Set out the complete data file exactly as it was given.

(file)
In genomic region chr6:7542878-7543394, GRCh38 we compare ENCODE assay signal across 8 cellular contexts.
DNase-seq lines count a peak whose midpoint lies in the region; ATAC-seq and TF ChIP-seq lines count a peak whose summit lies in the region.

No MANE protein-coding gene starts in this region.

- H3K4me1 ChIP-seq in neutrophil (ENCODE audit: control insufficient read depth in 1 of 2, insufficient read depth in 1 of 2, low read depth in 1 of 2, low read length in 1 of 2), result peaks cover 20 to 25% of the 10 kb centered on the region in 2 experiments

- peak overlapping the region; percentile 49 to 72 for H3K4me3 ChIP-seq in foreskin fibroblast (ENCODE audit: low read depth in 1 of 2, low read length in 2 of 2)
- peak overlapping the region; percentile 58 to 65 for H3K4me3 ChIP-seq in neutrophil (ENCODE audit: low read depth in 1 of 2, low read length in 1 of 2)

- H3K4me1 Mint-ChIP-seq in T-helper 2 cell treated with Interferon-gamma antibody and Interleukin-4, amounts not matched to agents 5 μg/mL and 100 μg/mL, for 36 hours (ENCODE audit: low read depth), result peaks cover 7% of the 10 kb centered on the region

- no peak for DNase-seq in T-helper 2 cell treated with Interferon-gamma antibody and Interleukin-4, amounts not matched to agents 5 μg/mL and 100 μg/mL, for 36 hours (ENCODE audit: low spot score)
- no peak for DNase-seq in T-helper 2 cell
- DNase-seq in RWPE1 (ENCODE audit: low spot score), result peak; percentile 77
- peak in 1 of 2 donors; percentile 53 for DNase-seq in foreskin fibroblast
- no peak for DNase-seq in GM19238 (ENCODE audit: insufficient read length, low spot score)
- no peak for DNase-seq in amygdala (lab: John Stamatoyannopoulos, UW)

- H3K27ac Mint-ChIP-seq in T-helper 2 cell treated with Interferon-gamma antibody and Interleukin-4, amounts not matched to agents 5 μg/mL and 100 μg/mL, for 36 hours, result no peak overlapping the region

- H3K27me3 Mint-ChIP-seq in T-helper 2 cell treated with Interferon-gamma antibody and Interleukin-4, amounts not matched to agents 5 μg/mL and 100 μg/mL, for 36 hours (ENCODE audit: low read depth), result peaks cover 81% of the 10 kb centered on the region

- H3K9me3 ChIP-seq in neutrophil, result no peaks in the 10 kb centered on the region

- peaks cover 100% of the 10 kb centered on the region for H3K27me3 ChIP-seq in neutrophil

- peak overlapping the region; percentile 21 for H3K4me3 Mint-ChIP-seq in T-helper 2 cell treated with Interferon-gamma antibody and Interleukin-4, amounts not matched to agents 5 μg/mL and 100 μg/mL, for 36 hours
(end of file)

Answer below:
In genomic region chr6:7542878-7543394, GRCh38 we compare ENCODE assay signal across 8 cellular contexts.
DNase-seq lines count a peak whose midpoint lies in the region; ATAC-seq and TF ChIP-seq lines count a peak whose summit lies in the region.

No MANE protein-coding gene starts in this region.

- H3K4me1 ChIP-seq in neutrophil (ENCODE audit: control insufficient read depth in 1 of 2, insufficient read depth in 1 of 2, low read depth in 1 of 2, low read length in 1 of 2), result peaks cover 20 to 25% of the 10 kb centered on the region in 2 experiments

- peak overlapping the region; percentile 49 to 72 for H3K4me3 ChIP-seq in foreskin fibroblast (ENCODE audit: low read depth in 1 of 2, low read length in 2 of 2)
- peak overlapping the region; percentile 58 to 65 for H3K4me3 ChIP-seq in neutrophil (ENCODE audit: low read depth in 1 of 2, low read length in 1 of 2)

- H3K4me1 Mint-ChIP-seq in T-helper 2 cell treated with Interferon-gamma antibody and Interleukin-4, amounts not matched to agents 5 μg/mL and 100 μg/mL, for 36 hours (ENCODE audit: low read depth), result peaks cover 7% of the 10 kb centered on the region

- no peak for DNase-seq in T-helper 2 cell treated with Interferon-gamma antibody and Interleukin-4, amounts not matched to agents 5 μg/mL and 100 μg/mL, for 36 hours (ENCODE audit: low spot score)
- no peak for DNase-seq in T-helper 2 cell
- DNase-seq in RWPE1 (ENCODE audit: low spot score), result peak; percentile 77
- peak in 1 of 2 donors; percentile 53 for DNase-seq in foreskin fibroblast
- no peak for DNase-seq in GM19238 (ENCODE audit: insufficient read length, low spot score)
- no peak for DNase-seq in amygdala (lab: John Stamatoyannopoulos, UW)

- H3K27ac Mint-ChIP-seq in T-helper 2 cell treated with Interferon-gamma antibody and Interleukin-4, amounts not matched to agents 5 μg/mL and 100 μg/mL, for 36 hours, result no peak overlapping the region

- H3K27me3 Mint-ChIP-seq in T-helper 2 cell treated with Interferon-gamma antibody and Interleukin-4, amounts not matched to agents 5 μg/mL and 100 μg/mL, for 36 hours (ENCODE audit: low read depth), result peaks cover 81% of the 10 kb centered on the region

- H3K9me3 ChIP-seq in neutrophil, result no peaks in the 10 kb centered on the region

- peaks cover 100% of the 10 kb centered on the region for H3K27me3 ChIP-seq in neutrophil

- peak overlapping the region; percentile 21 for H3K4me3 Mint-ChIP-seq in T-helper 2 cell treated with Interferon-gamma antibody and Interleukin-4, amounts not matched to agents 5 μg/mL and 100 μg/mL, for 36 hours